The height and spacing of the loops depends on several factors which include the thickness of the material of the threads, the tightness of the weave, and the length to which the original tube is reduced by compaction.
The fibers are then set in the loop-oriented, compacted form by conventional treatment with a reagent, heat, or some combination thereof while on the mandrel. Using the preferred polyethylene terephthalate threads of the invention, excellent results have been achieved by heating the compacted tube to 380° F. for 5-10 minutes. Of course, the temperature to which the tube is heated or whether a reagent treatment is used depends on the particular material from which the threads are made.
The product is a macroscopically smooth, microporous elastic tube section. The loops formed between fill threads return to the loop configuration upon release of tension applied axially to the tube. The loops are smooth and porous because of the fine fibers preferably used, and the compacted fabric has multiple interstices of various dimensions uniformly about its surface which receive connective or other tissue ingrowth after implantation. These features facilitate the integration of the tube into surrounding natural tissue upon implantation. The interior surface of the tube is a smooth, porous wall defined by the close-spaced fill threads 12 and the compacted warp thread portions anchoring the loops 18, all of which have been set on the mandrel while in close contact therewith.
FIGS. 3, 4, and 5 illustrate various prosthetic products which can be elasticized from woven fabrics of the type described above in accordance with the invention. FIG. 3 depicts a smooth, elastic tube 20 which forms kink-free bends. Tube 20 is helically wrapped with a polypropylene monofilament 22, an optional feature of prostheses made in accordance with the invention.
FIG. 4 represents a bifurcated tube which can be constructed in accordance with the foregoing teaching for use in replacement of branching veins or arteries. T shapes may also be fabricated. Bifurcated mandrels designed for the purpose having releasable cylindrical arms may be used to conduct the compaction technique.
FIG. 5 represents still another embodiment of the invention comprising a corrugated tube made from the macroscopically smooth tube produced as disclosed above. The prosthetic blood vessel of FIG. 5 may be fabricated, for example, by threading a previously formed, elasticized tube of the type disclosed herein over a mandrel having an outside diameter slightly smaller than the inside diameter of the tube, tying the tube with a helical or other filament wrap, and then compacting the fabric to produce the corrugated macroscopically compacted shape. The tube may then be heat set or otherwise treated to provide "memory" and will exhibit an elasticity even greater than the smooth surface tube of FIG. 3.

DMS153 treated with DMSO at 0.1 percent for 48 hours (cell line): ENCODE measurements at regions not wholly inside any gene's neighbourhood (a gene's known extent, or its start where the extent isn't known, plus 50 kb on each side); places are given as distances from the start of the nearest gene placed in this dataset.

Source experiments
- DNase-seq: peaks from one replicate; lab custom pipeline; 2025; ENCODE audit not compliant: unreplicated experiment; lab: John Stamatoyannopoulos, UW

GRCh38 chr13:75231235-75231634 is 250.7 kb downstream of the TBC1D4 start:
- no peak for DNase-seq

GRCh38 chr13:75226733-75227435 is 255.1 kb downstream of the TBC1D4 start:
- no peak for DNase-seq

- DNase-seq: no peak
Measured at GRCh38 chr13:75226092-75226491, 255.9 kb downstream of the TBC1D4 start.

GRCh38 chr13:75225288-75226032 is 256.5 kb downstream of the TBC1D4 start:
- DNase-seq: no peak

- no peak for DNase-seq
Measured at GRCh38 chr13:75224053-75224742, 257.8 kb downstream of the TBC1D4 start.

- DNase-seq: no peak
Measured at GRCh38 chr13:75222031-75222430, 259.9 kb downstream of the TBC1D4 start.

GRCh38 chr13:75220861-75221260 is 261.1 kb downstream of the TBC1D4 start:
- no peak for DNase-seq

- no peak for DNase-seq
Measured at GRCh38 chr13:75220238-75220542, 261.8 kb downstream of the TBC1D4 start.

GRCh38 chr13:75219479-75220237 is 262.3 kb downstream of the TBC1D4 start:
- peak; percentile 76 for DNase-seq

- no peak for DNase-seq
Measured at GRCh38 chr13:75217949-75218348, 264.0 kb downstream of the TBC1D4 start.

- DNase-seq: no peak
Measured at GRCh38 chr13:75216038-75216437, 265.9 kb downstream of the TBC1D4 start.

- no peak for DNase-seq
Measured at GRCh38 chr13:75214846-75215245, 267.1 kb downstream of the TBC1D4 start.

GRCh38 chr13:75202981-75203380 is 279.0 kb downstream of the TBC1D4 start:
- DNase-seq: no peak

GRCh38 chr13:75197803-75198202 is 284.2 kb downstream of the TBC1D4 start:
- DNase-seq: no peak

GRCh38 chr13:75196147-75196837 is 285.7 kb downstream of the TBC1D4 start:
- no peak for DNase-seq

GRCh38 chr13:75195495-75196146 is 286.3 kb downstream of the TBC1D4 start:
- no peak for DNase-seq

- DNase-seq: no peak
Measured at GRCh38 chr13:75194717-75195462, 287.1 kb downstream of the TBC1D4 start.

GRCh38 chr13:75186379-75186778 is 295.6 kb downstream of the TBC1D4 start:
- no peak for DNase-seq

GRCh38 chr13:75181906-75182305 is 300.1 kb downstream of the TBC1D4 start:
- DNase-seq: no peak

Elasticized tubes embodying the invention may be used as is for vascular replacement in animals and will show outstanding patency as compared with conventional tubes of the same material. However, it is preferred to coat all surfaces of each of the threads of the compacted, elasticized tube by a plasma-coating process which deposits a cross-linked coating of one or more fluorine-containing polymers bonded to all surfaces of the tube. The preferred method of coating generally involves continuous exposure of successive regions of the tube to a radio frequency field while maintaining a suitable subatmospheric pressure about the tube and exposing the tube surfaces to a source of a polymerizable fluorine containing gas such as tetrafluoroethylene gas. Further details of the preferred method of coating are disclosed in co-pending application Ser. Nos. 747,034 and 747,011, filed on even date herewith. Other potentially useful surface treatments are disclosed in the patent literature.
After sterilization, for example, by ethylene oxide, the prosthesis of the invention may be used for blood vessel replacement. The tubes of the invention may also be adapted to serve as catheters or shunts designed for use temporarily or permanently within the body.
Prostheses constructed in accordance with the invention, suitable coated with a nonthrombogenic material such as a fluorine-containing polymer, have been implanted with success in experimental animals. Patency of the product is improved significantly as compared with tubular substrates of the prior art. In addition, the prosthetic devices of the invention facilitate anastomotic procedures and are easily manipulated during surgery. The devices are tear resistant and flexible. They resist radial collapse and when coated as preferred appear to be totally non-thrombogenic.
The currently preferred embodiments of the invention have a fluorocarbon polymer coating on their interior surfaces having a high fluorine to carbon atomic ratio generally greater than 0.9, preferably greater than 1.2, and most preferably greater than 1.5, i.e., 1.5-1.9. At least at the higher ranges of these ratios, the tubes appear to be totally non-thrombogenic. The exterior surfaces of the tube preferably also have a fluorocarbon coating, preferably having a lower fluorine to carbon ratio such as 0.5. Such surfaces appear to minimize irritation and promote healthy ingrowth of connective or other tissue into the interstices among the thread loops and into the interstices among the fibers making up the threads.
The invention will be further understood from the following nonlimiting example.